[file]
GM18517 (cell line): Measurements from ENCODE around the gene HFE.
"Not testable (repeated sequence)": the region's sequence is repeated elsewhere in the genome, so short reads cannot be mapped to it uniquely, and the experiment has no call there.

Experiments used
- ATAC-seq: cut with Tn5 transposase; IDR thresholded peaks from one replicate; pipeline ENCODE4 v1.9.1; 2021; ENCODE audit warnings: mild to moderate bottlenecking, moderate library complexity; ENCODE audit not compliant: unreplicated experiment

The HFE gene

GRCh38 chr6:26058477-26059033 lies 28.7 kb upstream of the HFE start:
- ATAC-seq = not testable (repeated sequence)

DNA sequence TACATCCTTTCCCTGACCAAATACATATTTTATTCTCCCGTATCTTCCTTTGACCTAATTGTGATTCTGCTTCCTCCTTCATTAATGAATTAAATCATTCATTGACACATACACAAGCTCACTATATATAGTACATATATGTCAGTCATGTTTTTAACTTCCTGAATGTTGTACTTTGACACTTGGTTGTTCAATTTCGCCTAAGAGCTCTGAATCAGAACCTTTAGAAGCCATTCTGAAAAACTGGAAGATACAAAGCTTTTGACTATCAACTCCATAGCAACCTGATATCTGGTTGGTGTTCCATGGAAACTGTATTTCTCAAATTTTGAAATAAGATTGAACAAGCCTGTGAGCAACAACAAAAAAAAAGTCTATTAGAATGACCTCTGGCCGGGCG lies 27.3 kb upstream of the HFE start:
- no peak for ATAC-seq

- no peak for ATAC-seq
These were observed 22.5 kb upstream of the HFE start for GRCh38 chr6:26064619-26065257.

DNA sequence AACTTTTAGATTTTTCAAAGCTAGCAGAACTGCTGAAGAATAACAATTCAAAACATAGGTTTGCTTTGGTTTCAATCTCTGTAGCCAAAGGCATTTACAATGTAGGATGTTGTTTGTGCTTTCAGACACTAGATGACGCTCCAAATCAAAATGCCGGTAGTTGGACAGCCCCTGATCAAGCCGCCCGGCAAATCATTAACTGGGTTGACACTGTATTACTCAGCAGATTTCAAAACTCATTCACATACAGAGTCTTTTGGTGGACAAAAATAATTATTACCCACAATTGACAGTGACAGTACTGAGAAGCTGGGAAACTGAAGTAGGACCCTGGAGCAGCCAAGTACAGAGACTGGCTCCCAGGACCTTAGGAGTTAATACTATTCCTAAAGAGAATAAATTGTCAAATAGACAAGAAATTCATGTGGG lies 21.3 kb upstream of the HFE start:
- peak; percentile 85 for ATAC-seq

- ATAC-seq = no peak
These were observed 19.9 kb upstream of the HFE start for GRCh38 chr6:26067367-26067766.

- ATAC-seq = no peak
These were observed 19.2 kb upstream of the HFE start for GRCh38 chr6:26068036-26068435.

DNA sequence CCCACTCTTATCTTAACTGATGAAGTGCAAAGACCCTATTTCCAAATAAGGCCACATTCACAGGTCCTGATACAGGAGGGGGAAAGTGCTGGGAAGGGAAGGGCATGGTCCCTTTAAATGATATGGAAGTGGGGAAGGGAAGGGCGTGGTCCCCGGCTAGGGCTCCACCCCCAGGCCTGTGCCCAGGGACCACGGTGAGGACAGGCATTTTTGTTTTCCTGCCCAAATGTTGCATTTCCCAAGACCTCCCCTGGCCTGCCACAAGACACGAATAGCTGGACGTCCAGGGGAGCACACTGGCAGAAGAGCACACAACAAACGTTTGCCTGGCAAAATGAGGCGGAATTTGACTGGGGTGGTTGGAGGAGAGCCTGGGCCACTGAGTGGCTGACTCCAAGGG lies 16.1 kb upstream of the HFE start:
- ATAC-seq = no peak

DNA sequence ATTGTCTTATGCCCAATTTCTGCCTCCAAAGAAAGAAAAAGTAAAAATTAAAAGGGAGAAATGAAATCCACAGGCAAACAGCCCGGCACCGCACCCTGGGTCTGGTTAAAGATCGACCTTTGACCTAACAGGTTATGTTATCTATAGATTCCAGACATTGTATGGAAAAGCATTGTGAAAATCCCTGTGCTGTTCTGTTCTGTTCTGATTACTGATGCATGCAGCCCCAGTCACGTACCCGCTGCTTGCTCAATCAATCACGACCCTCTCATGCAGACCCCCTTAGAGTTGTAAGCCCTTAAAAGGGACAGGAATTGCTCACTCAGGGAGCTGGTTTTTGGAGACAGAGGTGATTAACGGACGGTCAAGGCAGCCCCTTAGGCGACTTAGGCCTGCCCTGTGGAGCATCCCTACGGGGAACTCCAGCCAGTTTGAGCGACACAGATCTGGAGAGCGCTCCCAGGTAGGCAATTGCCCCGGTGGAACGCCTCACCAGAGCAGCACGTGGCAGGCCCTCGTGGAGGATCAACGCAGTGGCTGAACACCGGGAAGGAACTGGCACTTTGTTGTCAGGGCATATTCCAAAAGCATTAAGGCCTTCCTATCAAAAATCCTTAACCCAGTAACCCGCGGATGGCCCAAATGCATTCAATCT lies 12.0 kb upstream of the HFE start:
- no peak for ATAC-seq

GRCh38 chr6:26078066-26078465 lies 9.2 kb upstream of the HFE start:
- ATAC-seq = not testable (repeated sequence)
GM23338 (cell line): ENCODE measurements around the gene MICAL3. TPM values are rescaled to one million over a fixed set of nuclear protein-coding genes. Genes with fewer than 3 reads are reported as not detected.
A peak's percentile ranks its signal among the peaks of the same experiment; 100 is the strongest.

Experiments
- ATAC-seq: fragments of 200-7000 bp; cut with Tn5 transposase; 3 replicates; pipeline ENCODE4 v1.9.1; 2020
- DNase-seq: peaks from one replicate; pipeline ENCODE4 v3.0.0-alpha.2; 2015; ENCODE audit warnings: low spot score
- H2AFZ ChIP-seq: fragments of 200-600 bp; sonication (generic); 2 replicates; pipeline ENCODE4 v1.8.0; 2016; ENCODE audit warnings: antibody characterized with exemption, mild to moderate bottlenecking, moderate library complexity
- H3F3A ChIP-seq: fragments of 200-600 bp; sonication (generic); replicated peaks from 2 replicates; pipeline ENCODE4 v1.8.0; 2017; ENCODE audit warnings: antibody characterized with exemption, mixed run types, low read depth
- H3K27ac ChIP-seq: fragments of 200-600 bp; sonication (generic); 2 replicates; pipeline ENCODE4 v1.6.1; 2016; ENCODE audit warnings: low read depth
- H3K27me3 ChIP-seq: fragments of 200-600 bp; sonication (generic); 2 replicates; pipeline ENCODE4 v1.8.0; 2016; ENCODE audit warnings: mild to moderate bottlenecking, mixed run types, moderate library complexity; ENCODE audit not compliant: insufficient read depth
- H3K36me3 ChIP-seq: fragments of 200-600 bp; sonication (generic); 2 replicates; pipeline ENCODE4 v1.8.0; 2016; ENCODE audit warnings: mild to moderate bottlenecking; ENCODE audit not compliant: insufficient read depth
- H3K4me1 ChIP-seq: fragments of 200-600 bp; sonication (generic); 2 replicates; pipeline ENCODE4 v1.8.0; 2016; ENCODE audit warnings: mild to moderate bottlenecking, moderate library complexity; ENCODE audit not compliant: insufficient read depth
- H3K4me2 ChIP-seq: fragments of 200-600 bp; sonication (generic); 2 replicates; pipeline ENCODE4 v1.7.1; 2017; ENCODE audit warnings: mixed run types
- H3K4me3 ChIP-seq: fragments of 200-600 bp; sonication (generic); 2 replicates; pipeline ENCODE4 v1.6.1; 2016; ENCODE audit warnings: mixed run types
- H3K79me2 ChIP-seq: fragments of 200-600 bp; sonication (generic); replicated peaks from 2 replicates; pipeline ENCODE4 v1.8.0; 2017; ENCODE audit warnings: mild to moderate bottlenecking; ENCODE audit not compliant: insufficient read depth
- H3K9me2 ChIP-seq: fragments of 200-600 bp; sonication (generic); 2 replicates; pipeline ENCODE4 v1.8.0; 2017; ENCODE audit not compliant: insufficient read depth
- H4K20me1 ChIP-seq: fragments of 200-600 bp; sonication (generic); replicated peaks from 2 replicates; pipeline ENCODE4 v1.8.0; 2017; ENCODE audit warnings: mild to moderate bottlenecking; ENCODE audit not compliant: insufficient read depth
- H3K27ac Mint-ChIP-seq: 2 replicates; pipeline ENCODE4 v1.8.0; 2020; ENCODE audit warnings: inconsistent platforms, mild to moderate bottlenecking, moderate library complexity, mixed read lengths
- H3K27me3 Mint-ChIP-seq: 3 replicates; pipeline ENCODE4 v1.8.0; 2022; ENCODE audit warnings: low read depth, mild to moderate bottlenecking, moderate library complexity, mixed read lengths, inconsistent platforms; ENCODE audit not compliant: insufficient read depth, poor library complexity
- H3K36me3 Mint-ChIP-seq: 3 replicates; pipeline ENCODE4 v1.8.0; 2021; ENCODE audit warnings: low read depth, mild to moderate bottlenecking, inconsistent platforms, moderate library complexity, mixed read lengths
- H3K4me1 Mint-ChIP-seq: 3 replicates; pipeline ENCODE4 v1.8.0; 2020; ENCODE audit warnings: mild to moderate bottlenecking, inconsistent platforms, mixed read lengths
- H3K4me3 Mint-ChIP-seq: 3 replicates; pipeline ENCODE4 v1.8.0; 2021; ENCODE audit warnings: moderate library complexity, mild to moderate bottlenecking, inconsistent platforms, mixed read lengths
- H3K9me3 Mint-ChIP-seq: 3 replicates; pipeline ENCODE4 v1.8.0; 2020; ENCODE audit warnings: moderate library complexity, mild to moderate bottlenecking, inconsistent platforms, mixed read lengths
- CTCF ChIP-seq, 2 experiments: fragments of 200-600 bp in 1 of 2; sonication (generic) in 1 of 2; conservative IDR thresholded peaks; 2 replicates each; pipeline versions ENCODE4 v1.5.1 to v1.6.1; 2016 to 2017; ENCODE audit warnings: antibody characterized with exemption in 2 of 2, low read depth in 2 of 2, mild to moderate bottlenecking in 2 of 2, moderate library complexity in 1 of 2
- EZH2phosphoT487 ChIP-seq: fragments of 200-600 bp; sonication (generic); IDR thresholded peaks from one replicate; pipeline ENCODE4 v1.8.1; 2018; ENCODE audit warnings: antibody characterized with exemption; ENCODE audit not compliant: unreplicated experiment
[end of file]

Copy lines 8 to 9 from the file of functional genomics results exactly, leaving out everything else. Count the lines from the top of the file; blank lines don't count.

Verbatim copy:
DNA sequence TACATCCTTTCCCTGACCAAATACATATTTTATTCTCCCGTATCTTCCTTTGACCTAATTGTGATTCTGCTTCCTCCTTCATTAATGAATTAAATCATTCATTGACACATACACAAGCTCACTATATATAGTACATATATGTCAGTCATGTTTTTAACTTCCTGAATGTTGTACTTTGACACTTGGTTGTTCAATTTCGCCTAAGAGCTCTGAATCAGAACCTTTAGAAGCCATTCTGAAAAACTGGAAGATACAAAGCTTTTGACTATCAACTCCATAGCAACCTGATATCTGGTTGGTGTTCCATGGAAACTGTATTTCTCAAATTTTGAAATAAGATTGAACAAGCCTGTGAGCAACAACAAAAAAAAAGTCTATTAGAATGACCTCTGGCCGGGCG lies 27.3 kb upstream of the HFE start:
- no peak for ATAC-seq